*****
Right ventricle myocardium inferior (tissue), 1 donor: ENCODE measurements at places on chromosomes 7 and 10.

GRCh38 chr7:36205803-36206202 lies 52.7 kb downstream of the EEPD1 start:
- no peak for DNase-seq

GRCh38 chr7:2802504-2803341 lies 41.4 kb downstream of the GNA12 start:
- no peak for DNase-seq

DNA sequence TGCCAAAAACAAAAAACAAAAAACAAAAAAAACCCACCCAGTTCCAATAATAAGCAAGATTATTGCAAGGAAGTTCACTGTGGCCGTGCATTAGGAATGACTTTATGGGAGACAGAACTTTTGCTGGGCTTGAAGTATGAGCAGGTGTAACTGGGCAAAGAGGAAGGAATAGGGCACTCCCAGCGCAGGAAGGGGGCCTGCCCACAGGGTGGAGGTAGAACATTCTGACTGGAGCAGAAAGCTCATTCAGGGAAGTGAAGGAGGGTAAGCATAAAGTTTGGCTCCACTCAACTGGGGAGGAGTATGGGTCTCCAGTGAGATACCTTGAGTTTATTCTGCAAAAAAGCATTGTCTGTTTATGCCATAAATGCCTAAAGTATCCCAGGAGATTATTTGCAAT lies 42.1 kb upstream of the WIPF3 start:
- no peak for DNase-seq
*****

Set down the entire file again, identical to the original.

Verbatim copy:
Right ventricle myocardium inferior (tissue), 1 donor: ENCODE measurements at places on chromosomes 7 and 10.

GRCh38 chr7:36205803-36206202 lies 52.7 kb downstream of the EEPD1 start:
- no peak for DNase-seq

GRCh38 chr7:2802504-2803341 lies 41.4 kb downstream of the GNA12 start:
- no peak for DNase-seq

DNA sequence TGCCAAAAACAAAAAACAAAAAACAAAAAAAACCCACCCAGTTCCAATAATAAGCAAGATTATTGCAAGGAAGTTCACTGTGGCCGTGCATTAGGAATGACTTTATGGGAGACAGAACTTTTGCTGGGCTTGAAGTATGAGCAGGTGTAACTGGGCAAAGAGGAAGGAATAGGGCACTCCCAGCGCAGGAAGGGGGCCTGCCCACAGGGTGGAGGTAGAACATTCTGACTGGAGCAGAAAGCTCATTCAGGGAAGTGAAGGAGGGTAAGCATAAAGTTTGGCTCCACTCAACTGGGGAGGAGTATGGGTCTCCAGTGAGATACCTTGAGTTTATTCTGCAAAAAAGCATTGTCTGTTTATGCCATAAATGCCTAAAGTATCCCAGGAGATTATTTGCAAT lies 42.1 kb upstream of the WIPF3 start:
- no peak for DNase-seq